I like to put the ruler flush against my skin so that it’s not pushing down or stretching the mole in any way. Then I take a picture, and voila! I have photographic evidence of how big my mole was at that point in time forever. My iPhone saves the date of the picture under information, but you can also write down the date on a piece of paper and take the picture with the date visible. I recommend you try to get the same angle and lighting every time so that you can actually compare in the future.

measuring mole with ruler ABCDE How To Tell if A Mole is Cancerous

This is me measuring the beauty mark (aka mole) on my face.

How often should I check for new moles, freckles, or growths?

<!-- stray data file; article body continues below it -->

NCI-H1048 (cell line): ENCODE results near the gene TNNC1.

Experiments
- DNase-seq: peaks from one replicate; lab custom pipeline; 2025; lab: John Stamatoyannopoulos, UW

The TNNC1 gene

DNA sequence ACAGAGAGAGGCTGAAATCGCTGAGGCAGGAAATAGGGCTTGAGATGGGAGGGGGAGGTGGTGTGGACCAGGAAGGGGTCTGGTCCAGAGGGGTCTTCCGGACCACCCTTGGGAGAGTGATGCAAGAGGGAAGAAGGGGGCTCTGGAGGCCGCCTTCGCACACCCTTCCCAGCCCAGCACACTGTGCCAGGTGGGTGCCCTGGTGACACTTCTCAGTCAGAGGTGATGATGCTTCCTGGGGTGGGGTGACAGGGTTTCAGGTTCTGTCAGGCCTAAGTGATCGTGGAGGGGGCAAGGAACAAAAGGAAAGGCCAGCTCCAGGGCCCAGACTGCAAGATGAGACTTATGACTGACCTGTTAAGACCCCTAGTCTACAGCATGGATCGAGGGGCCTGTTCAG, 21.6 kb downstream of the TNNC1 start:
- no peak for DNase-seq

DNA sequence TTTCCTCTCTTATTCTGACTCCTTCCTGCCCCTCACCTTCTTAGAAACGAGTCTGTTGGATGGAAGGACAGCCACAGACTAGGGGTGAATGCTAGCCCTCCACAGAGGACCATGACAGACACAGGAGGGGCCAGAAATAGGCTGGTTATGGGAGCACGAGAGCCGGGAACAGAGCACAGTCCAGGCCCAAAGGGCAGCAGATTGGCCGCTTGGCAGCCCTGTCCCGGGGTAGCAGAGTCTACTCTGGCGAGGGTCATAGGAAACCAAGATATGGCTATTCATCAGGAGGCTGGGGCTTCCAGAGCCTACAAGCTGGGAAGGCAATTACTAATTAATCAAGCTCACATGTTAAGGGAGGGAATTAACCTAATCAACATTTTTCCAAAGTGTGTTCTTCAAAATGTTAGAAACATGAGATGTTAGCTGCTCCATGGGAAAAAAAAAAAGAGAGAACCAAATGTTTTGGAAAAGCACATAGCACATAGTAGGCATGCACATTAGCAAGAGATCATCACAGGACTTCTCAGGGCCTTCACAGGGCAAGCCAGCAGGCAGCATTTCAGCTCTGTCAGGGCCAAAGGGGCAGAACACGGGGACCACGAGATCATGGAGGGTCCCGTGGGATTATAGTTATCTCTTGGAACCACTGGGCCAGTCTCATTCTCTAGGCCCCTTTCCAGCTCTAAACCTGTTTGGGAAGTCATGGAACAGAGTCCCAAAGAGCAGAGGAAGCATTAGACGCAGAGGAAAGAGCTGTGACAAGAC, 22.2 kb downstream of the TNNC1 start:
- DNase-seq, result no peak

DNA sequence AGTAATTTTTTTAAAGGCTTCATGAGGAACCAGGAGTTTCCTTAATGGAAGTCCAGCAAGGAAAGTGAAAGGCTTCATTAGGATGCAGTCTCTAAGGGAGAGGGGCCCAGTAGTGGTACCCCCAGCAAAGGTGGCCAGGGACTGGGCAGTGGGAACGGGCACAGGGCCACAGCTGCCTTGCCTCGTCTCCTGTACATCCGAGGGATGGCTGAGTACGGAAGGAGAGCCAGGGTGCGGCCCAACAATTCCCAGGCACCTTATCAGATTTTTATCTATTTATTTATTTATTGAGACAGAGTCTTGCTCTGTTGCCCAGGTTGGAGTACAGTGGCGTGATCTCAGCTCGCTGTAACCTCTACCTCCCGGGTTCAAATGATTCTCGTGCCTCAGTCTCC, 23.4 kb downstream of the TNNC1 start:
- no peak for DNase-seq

You probably see your family practitioner or dermatologist at least once a year, right? The good news is that insurances now pay doctors that bill for a total body skin exam once a year. You can get ONE totally free, preventative total body skin exam once a year if you’re insured. If you want to check your skin yourself, you can try checking once a month. Patients are more likely to notice changes in their own body. The doctor only sees you once a year. A total body skin exam can be done more often if you have risk factors like family history, fair skin type, history of skin cancer, and history of sun exposure.

Find a partner to help exam your whole body.